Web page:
Grand Harmonie Opens Fourth Season
with Mozart’s “Gran Partita”
Praised by The Boston Globe as “tight and energetic,” period instrument ensemble Grand Harmonie opens its fourth season with Mozart’s “Gran Partita.” Performances will take place on Friday, October 16, 2015 at 7:30pm at St. Peter’s Episcopal Church, 838 Massachusetts Ave., Cambridge, MA, and Saturday, October 17, 2015 at 7:30pm at The Memorial Church, 1 Harvard Yard, Cambridge, MA.
Tickets range from $12-$30 and may be purchased online at grandharmonie.org.
Cherished among classical music lovers, Mozart’s “Gran Partita” features 12 wind instruments with string bass to form a complete Harmoniemusik – music for wind band. Performed on instruments from the Classical period, the conductorless evening-length work features seven movements which range from light and playful to deep and introspective. With this piece, premiered in 1784 and led by clarinetist Anton Stadler, Mozart elevated the serenade from background music used for diversion to a higher art form. Throughout the seven movements it reaches near-symphonic proportions, revealing the full breadth of Mozart’s compositional talents.
The work is scored for 2 oboes, 2 clarinets, 2 basset horns (lower pitched tenor members of the clarinet family), 2 bassoons, 4 horns, and double bass. The paired wind instruments and double bass allowed Mozart the full range of instrumental registers for musical combinations and sounds. The work flows between instrumental solos and the full ensemble joining together. The third movement, Adagio, is most well known for being featured in Amadeus (1984), the Academy Award-winning film adaptation of Peter Shaffer’s play of the same name (Tony Award for Best Play, 1981). It is at this point in the film that Mozart’s rival, composer Antonio Salieri, realizes the depth of Mozart’s musical genius.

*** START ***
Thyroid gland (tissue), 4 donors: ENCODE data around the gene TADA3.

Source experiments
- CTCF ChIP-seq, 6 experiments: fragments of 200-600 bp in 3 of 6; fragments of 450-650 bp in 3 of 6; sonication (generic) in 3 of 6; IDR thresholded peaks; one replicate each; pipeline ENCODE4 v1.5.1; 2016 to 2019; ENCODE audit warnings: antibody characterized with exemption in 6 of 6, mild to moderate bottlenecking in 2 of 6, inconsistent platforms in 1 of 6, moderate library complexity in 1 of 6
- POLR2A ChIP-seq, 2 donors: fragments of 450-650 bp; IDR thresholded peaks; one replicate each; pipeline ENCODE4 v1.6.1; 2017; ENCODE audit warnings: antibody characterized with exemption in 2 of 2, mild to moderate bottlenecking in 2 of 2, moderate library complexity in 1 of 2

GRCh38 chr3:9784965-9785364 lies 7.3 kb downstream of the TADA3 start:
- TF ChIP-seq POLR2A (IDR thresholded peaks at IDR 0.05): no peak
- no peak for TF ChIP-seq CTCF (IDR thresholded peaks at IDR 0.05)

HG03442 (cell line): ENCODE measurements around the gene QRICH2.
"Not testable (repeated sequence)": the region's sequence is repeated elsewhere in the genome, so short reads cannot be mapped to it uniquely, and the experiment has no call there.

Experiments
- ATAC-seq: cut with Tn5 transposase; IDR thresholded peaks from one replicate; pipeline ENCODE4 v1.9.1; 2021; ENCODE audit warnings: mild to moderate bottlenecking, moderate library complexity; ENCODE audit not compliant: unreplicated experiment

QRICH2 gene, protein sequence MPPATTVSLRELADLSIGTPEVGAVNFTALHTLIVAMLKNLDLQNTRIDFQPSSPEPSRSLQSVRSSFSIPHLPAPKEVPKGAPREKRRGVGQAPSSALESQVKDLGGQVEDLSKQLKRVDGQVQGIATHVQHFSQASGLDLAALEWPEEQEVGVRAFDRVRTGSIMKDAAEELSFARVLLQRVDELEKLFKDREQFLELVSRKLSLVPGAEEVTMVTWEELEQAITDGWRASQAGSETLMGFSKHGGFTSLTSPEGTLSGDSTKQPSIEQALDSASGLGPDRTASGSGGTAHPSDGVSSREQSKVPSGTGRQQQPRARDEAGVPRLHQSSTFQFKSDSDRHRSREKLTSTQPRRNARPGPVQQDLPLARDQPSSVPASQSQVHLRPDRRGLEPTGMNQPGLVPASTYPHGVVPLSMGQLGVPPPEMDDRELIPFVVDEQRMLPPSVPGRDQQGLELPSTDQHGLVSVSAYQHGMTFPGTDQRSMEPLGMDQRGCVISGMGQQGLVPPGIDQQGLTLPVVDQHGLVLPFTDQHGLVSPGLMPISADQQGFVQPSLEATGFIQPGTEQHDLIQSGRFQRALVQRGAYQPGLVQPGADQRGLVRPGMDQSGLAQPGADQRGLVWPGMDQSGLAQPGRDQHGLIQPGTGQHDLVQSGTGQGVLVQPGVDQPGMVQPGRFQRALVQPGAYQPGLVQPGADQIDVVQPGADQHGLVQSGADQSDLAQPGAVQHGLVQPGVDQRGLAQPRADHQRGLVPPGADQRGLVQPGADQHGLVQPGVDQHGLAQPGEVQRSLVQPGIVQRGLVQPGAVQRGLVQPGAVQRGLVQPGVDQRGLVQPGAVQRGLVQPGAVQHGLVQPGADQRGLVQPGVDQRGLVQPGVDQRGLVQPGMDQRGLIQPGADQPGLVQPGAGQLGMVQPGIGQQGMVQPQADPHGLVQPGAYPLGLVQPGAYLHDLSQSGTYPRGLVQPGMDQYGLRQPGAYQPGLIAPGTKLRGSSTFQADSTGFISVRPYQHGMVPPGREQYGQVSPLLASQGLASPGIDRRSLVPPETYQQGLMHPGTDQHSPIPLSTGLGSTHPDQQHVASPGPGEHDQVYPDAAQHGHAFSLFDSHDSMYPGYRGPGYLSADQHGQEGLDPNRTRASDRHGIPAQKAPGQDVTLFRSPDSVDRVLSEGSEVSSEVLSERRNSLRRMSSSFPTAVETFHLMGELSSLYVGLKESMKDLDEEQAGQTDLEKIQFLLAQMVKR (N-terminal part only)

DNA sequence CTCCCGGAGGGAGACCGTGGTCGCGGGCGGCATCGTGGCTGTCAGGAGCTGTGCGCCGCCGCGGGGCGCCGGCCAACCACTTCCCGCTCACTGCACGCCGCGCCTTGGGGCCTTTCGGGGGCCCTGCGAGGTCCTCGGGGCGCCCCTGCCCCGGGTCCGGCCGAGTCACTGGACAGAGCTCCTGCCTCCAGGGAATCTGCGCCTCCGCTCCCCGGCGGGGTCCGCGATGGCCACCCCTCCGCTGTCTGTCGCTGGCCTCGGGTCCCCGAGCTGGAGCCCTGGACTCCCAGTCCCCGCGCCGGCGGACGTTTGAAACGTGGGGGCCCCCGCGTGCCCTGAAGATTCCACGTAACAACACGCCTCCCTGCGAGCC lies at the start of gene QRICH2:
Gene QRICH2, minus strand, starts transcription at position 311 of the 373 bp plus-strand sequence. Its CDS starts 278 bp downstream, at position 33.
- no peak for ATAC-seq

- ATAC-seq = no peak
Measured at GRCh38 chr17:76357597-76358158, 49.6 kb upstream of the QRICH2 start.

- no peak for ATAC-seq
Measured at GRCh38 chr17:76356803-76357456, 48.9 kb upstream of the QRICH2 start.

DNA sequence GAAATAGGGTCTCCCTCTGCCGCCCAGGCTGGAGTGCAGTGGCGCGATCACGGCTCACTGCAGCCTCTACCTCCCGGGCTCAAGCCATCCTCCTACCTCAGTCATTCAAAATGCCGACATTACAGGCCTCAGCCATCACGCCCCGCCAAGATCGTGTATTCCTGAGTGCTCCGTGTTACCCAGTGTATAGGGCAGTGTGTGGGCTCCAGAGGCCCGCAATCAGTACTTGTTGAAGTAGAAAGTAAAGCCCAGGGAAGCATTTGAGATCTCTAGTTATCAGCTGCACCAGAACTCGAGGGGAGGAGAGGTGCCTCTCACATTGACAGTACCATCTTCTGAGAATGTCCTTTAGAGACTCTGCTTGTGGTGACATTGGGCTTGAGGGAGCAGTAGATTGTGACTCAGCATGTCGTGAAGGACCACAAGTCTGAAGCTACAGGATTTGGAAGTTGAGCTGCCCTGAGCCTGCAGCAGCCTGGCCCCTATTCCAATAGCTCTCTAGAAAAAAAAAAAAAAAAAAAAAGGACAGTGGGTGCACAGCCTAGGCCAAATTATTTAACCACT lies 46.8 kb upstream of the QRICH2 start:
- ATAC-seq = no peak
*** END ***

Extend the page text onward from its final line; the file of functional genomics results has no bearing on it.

About Grand Harmonie:
Grand Harmonie brings vibrant, historically-informed, period-instrument performances of Classical and Romantic music to audiences across the Northeast. Founded in 2012 by a group of wind players interested in exploring the repertoire of Harmonie bands of the 18th century, the scope of the ensemble includes Harmoniemusik, salon concerts, mixed chamber music, full symphony orchestra, and both concert and fully-staged opera.
A key player in the arts community, Grand Harmonie enjoys collaborations with numerous organizations and universities, and appears on multiple concert series in both Boston and New York. Recent collaborations include performances with Harvard University Choir, Boston Opera Collaborative, Lorelei Ensemble, Bach Vespers NYC, GEMS Midtown Concerts, Met Museum Gallery Concerts and more. The ensemble, a proven educational resource, has been invited to give performances and master classes in historical performance practice at Harvard University, The Longy School of Music of Bard College, NYU, the University of Washington, and Palm Beach Atlantic University.
Grand Harmonie is supported by a George Henschel Community Award grant from the Harvard Musical Association, and the Princeton Friends of Opera.